The bankruptcy of solar-energy company Solyndra, taking half-a-billion taxpayer dollars down with them, has been described as the “first major scandal of the Obama Administration.” E-mails are demonstrating the Office of Management and Budget (OMB) had reservations about the deal and even predicted, virtually to the day when Solyndra would go bankrupt.
Even after Obama took office on Jan. 20, 2009, analysts in the Energy Department and in the Office of Management and Budget were repeatedly questioning the wisdom of the loan. In one exchange, an Energy official wrote of “a major outstanding issue” — namely, that Solyndra’s numbers showed it would run out of cash in September 2011.
Since it was apparent that Solyndra would not likely survive even with a government loan guarantee, why did the Obama Administration push so hard to provide taxpayer support? The simple fact is that the power of eco-fads supplanted sound judgment.
Megan McArdle of The Atlantic offers this assessment:
For the government, there was no upside: they were on the hook if the loan failed, but all they got if the loan succeeded was the psychic benefit of a job well done.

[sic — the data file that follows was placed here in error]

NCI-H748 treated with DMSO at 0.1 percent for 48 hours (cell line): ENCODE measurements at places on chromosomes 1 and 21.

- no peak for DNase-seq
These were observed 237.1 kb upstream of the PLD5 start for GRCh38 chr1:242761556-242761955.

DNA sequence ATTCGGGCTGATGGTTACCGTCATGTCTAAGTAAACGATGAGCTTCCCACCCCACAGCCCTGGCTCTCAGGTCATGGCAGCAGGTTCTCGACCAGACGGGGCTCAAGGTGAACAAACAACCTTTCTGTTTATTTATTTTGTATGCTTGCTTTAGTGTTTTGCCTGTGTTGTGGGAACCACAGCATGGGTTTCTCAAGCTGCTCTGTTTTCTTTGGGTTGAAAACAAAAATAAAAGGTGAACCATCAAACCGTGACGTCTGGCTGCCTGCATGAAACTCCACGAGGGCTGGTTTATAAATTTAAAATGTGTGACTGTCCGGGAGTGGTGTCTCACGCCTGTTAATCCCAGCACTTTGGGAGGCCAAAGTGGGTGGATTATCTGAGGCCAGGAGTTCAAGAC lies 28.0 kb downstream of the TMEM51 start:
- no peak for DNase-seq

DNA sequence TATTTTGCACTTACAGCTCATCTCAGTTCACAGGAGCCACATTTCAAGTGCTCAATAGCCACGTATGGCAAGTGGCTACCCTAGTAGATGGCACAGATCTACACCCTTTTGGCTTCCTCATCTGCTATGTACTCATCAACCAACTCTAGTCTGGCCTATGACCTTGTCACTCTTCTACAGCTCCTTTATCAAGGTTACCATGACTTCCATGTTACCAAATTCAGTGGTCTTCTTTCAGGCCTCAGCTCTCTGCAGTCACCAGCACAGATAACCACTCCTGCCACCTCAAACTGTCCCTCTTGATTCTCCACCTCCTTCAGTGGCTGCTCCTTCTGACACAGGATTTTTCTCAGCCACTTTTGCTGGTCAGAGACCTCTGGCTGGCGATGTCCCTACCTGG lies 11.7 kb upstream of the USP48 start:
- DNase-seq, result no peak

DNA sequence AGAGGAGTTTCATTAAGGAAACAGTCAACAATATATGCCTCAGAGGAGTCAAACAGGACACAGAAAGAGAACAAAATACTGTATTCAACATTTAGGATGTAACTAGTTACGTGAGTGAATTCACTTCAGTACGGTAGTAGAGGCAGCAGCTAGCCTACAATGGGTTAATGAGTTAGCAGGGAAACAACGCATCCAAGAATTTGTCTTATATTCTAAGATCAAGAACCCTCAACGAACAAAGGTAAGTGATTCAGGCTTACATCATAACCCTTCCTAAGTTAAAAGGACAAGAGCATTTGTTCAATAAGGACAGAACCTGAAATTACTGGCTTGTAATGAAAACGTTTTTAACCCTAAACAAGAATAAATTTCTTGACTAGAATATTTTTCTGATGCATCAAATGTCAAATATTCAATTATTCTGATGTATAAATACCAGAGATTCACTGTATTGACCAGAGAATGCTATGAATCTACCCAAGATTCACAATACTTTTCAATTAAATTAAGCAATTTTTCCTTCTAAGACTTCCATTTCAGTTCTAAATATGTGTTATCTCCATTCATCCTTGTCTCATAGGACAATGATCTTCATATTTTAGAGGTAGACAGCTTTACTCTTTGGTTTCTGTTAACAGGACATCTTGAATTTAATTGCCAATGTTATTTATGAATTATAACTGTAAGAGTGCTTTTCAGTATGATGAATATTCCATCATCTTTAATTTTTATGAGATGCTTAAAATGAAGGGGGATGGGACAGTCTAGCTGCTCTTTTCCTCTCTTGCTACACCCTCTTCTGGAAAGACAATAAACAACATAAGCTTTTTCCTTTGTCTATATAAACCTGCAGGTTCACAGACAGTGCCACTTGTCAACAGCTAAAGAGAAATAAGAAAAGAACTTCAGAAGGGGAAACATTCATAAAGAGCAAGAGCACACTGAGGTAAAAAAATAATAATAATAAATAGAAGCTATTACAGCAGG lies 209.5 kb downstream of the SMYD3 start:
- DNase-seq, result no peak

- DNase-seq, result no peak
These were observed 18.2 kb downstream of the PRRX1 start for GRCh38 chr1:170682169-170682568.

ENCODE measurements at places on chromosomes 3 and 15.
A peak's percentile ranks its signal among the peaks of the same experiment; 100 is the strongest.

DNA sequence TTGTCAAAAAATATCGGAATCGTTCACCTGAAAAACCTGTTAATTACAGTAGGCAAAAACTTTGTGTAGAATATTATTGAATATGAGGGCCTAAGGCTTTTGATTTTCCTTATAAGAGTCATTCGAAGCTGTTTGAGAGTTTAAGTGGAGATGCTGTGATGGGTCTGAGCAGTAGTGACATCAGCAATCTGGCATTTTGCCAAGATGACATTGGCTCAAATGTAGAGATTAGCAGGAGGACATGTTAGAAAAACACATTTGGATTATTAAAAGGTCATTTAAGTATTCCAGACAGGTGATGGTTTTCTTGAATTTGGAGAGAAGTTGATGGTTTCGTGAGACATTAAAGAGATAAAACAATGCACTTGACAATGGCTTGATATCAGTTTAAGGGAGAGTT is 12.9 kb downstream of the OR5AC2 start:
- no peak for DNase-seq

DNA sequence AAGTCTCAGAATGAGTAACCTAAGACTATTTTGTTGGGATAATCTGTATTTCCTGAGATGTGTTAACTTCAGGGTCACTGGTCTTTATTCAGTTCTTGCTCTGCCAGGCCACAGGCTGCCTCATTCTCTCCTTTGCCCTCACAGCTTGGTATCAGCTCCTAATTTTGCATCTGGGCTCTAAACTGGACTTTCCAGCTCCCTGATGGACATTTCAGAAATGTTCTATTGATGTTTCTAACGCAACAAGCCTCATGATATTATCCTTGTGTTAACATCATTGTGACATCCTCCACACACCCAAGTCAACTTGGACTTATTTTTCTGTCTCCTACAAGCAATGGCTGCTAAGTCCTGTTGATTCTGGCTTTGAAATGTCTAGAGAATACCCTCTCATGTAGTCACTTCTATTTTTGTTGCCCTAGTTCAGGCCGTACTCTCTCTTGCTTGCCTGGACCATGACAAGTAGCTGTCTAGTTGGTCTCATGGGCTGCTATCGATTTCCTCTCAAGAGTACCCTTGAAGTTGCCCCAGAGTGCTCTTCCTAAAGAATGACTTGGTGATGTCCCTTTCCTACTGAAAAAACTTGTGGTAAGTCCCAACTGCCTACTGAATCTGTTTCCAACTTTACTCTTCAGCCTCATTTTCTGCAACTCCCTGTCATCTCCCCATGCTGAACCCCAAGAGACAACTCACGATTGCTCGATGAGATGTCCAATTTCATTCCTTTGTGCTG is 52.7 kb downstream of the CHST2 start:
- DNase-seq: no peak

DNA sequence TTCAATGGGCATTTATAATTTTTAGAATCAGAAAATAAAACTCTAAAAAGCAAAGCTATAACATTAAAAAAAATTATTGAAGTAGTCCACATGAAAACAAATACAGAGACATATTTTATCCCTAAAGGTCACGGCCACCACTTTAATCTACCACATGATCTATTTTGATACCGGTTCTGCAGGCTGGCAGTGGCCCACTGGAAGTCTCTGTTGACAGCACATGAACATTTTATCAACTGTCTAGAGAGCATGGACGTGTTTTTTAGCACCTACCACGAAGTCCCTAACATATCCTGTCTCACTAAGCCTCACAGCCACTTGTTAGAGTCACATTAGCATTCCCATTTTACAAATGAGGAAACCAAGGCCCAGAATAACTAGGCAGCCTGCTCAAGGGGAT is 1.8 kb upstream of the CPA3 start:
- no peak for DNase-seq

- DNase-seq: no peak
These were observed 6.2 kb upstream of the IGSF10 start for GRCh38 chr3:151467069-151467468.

If the company failed, which it did, taxpayers would be on the hook. If the company succeeded, taxpayers could receive nothing, but politicians would be able to point to a success. This is precisely what lies at the center of eco-fads. Politicians are willing to take foolish risks with taxpayer money in the hopes they can look “green.”
Not all companies with government loan guarantees end up bankrupt, of course. But the need for government loan guarantees tends to indicate the companies in question aren’t strong enough to receive traditional private support. Worse, loan decisions are made, as in the case of Solyndra, for political purposes which further obscure economic realities.
One Nobel-Prize winning economist has outlined why these types of politically chosen projects so often fail:
You can’t propose a one-size-fits-all policy for industries as different as aircraft, semiconductors, and telecommunications. Instead, you have to base interventionist proposals on detailed predictions about how firms will change their strategies in response to hypothetical policy changes, how these strategic moves will affect profits, wages, R&D, and so on, and finally, how all of these changes will spill over to the economy at large. To have any hope of doing all this you need lots of detail about the technology, history, and policy environment of an industry – and even then you may, if you admit it to yourself, be at a loss when it comes to making quantitative judgments.
Analysts point to this very dynamic in the Solyndra case. China became more competitive, making it hard for Solyndra to survive. It was difficult to predict this, and the decision to offer the loan guarantee was built more on wishful thinking and politics than sound finance.
Have politicians learned their lesson from this experience? Unlikely. The power of eco-fads is strong and there is an election on the horizon.
Oh, by the way, who was that Nobel Prize winning economist? Paul Krugman.